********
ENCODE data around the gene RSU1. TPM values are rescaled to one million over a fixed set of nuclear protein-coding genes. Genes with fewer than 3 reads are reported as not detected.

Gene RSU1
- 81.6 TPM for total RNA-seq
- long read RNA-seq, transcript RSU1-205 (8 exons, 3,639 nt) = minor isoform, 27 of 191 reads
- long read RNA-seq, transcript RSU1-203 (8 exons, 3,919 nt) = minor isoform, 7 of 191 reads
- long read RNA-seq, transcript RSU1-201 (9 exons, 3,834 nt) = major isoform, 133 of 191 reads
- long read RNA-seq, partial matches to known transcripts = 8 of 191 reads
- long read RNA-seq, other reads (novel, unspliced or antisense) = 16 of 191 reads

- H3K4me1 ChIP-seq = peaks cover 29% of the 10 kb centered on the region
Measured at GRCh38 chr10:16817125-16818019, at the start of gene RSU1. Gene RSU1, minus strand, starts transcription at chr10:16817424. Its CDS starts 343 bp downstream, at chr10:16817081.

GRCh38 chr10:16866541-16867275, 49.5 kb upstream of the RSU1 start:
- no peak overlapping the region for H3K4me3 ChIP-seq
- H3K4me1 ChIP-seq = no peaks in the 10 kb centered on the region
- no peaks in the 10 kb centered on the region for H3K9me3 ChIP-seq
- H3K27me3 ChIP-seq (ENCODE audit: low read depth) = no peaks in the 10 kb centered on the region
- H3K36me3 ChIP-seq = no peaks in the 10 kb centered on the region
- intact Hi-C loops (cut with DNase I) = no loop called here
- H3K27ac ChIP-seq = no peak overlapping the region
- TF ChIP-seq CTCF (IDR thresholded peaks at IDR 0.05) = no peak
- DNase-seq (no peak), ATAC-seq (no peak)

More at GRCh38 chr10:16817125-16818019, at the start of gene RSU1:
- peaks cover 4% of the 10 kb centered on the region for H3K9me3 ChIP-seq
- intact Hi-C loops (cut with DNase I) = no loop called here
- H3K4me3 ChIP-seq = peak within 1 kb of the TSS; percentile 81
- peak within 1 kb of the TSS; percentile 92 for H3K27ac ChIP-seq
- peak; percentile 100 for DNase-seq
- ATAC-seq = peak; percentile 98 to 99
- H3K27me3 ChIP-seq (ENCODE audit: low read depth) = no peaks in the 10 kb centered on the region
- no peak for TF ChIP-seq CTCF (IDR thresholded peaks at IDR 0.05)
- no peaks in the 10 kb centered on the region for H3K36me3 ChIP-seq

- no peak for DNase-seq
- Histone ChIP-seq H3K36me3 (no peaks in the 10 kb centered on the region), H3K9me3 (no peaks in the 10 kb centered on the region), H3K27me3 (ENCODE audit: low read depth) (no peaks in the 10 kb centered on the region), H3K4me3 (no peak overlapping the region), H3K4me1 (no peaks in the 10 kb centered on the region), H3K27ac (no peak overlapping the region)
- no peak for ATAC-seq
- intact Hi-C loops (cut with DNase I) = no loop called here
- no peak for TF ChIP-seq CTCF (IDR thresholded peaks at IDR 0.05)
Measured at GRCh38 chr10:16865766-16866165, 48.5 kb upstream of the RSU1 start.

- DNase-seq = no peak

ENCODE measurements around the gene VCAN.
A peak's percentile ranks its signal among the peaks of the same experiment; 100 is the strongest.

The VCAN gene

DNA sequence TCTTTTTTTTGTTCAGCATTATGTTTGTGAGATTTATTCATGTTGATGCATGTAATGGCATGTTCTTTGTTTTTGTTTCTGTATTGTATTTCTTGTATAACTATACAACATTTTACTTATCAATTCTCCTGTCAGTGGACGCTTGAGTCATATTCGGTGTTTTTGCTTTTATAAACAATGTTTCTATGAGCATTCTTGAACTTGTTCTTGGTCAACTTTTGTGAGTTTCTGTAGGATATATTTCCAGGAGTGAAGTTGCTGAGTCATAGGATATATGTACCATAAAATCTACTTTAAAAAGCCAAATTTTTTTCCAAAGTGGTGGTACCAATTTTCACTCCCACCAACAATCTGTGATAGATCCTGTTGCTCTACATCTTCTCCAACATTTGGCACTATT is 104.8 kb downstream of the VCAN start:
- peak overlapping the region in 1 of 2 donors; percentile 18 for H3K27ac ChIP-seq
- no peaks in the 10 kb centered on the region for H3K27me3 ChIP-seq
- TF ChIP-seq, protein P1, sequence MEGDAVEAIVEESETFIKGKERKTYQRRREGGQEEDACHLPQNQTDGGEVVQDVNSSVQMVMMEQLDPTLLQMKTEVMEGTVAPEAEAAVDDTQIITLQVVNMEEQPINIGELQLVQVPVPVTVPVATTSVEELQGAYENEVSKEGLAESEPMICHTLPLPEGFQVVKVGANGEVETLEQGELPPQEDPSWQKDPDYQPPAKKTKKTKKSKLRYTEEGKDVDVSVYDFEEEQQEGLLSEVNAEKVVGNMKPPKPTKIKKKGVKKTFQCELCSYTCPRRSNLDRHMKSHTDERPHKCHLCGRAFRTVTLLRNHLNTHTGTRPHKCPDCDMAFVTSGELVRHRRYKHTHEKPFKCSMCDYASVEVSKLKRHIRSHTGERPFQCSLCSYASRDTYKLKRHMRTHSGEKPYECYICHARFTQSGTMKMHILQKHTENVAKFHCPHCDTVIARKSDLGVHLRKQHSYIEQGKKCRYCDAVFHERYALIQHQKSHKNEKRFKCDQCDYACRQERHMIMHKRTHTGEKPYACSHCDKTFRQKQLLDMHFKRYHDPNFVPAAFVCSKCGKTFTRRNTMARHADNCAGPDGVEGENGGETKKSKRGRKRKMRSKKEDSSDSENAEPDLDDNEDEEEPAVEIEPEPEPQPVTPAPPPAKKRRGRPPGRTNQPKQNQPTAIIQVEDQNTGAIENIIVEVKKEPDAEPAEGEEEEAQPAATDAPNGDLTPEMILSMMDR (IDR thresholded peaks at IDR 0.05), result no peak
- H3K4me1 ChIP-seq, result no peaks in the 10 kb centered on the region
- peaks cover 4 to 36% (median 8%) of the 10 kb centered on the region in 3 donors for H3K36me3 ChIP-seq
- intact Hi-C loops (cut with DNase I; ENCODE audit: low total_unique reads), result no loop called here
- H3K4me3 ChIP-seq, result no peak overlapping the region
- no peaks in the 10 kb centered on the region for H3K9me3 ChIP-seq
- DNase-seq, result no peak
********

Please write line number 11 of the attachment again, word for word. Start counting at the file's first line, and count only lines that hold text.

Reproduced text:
GRCh38 chr10:16866541-16867275, 49.5 kb upstream of the RSU1 start: